“Remember Us?” How to Warm Up an Email List That Has Gone Cold

by Brian Casel

So you’ve had that old Mailchimp account for your company’s email list in place since day one. You used to send updates and cool stuff when you had the time.

But then you got busy. Your focus turned to your product. To sales. To partnerships. To funding. To (a hundred other things). Maintaining a warm and active email list fell to the wayside.

It happens.

A lot, actually. Your company is definitely not alone. Even highly active and successful online companies let their email list go cold for a while (too long).

At some point, it dawns on you: You’ve got to start sending to your list again. You know that email is the key ingredient of a smart content strategy, and today that’s more true than ever.

The fear of sending to a cold list

Look, I’m not going to tell you to “just hit send… now!” without acknowledging the very real blowback that might occur. And the longer it’s been since the last time your list heard from you, the more careful you need to be.

What could go wrong?

Mass unsubscribes, for starters. You’re probably a lot like me. When I receive a newsletter from someone (or some company) who I’ve never heard of before and don’t recognize, I’m probably going to hit the “unsubscribe” link at the bottom. Even if I did personally opt into your list, I probably don’t remember because it’s been so long. That’s a perfect reason to prompt an unsubscribe.

Or worse, your email could be marked as spam. You should feel lucky if your readers chose the “unsubscribe” link instead of the faster/easier “Report Spam” button.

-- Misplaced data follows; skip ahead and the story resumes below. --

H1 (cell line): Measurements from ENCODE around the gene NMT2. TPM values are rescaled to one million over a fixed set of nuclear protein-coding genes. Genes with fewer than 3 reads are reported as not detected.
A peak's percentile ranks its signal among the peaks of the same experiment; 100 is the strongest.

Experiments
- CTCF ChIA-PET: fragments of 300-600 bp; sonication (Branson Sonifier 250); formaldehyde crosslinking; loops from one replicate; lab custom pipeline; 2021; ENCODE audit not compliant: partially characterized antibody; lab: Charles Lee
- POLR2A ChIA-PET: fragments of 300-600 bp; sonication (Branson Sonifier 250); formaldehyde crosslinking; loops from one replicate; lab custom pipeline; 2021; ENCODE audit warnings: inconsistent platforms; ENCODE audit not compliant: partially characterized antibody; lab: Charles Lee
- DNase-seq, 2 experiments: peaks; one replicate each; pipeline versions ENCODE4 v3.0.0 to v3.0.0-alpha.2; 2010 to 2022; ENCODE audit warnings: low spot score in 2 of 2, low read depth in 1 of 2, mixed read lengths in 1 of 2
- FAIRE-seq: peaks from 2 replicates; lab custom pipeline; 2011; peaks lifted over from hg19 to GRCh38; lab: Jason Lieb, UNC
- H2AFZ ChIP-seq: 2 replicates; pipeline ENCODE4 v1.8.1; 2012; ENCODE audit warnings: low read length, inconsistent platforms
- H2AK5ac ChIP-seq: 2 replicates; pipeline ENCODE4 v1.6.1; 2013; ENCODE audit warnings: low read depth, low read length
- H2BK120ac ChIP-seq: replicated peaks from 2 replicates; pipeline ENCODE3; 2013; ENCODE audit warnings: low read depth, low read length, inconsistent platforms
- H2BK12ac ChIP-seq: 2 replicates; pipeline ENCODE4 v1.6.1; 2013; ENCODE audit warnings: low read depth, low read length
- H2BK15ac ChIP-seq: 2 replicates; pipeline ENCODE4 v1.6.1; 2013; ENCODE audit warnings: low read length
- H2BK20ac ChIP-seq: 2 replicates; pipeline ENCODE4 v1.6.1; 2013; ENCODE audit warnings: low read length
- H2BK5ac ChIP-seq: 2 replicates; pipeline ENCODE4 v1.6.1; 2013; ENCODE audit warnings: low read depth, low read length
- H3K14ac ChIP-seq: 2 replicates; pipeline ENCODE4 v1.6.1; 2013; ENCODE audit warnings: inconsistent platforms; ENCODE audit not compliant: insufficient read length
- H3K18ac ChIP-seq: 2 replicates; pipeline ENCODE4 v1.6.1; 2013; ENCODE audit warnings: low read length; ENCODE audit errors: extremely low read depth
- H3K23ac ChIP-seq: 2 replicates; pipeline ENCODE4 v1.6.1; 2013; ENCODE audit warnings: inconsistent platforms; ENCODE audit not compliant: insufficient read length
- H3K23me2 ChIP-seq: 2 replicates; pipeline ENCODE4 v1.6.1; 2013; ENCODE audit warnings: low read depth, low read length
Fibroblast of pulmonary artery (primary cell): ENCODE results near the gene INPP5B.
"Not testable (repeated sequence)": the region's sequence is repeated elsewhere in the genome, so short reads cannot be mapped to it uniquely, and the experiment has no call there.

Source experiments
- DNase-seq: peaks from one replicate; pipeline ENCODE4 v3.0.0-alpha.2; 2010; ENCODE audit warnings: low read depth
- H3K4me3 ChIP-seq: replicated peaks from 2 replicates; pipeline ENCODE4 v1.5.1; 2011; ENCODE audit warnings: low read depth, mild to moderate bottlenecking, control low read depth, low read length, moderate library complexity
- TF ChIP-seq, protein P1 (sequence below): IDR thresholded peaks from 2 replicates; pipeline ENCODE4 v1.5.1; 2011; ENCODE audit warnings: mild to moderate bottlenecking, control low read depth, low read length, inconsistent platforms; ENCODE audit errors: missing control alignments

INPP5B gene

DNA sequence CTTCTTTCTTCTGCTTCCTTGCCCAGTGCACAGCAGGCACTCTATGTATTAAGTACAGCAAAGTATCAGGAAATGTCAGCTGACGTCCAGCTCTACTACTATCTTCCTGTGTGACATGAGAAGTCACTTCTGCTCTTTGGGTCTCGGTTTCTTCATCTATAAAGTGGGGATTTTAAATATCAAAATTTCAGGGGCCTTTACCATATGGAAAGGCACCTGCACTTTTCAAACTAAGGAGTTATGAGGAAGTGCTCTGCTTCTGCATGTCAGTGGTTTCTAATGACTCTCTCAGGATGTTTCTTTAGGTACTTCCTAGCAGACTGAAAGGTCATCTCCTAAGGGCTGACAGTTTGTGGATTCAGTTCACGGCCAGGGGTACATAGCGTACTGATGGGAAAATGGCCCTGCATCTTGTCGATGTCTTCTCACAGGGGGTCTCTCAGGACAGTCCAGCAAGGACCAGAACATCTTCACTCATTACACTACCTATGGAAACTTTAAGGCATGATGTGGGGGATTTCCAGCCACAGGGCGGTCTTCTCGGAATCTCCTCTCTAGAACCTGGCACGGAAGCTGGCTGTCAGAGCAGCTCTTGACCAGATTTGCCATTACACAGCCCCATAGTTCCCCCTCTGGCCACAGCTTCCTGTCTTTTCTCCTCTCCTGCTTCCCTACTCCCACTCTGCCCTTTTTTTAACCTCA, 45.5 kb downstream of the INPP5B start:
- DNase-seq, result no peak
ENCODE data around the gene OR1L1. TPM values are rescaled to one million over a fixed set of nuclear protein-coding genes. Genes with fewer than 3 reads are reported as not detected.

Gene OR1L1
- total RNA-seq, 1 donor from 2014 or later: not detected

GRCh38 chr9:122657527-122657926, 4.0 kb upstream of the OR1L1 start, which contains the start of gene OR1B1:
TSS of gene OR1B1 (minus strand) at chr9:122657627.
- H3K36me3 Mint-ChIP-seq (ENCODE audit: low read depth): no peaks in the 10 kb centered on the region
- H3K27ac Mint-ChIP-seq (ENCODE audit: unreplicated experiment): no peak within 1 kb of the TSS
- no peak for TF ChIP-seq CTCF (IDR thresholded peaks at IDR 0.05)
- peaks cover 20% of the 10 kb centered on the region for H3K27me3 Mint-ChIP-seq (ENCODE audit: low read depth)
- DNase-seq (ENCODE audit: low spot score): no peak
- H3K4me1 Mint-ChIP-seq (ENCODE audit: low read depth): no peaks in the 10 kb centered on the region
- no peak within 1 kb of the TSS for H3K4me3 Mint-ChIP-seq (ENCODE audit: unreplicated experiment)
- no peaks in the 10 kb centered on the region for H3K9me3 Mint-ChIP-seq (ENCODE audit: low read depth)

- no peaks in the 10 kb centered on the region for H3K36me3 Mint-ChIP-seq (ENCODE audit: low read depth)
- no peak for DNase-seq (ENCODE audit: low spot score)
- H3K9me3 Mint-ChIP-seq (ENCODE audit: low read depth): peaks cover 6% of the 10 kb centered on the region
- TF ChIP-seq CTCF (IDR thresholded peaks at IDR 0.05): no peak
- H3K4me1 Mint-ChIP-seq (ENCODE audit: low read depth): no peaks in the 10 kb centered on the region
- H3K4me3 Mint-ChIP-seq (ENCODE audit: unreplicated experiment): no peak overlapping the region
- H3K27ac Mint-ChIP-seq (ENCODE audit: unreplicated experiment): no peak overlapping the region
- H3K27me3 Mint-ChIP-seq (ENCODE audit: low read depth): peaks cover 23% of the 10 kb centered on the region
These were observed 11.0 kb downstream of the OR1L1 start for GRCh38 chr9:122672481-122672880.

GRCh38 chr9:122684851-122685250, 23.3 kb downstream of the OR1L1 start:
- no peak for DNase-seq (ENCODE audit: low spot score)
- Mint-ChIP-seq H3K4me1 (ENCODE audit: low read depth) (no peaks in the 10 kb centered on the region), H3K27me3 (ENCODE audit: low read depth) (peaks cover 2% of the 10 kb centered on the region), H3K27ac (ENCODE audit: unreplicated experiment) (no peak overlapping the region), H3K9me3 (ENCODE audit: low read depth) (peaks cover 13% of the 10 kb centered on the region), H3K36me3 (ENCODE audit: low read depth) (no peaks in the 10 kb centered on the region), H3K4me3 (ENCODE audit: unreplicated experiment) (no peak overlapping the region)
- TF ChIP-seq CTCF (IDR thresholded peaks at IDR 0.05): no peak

1

The more people who report your emails as spam, the more “dings” your email address receives in the eyes of Gmail, making it more likely that your emails will skip users’ inboxes and go directly to the Spam folder. Not good.

Should you just start from scratch?

If your list is really old, does it even make sense to email those people? Maybe it’s a better idea to simply move on and start building your list from scratch again.

I don’t think so. There’s still an opportunity to reconnect with people who, at one point or another, expressed interest in what you had to offer. Maybe they joined your early access list because your original pitch spoke to them. Maybe they started a free trial of your software.

So you’re right to see an old list as a huge opportunity to reconnect with people who might still be warm prospects both for your content and your product.

What NOT to do

  1. So you’re ready to do this. You’ve got your list loaded into Mailchimp or Drip or whatever email tool you’re using. You’re starting to write that first broadcast email.

But wait! Before you do… Let me share some all-too-common mistakes we see at this critical stage. Here’s what NOT to do when sending your first email in a while:

DON’T assume they remember you

Sure, your subscribers may have personally opted in or tried your software in the past. But even just a matter of a few months can seem like years in Internet time.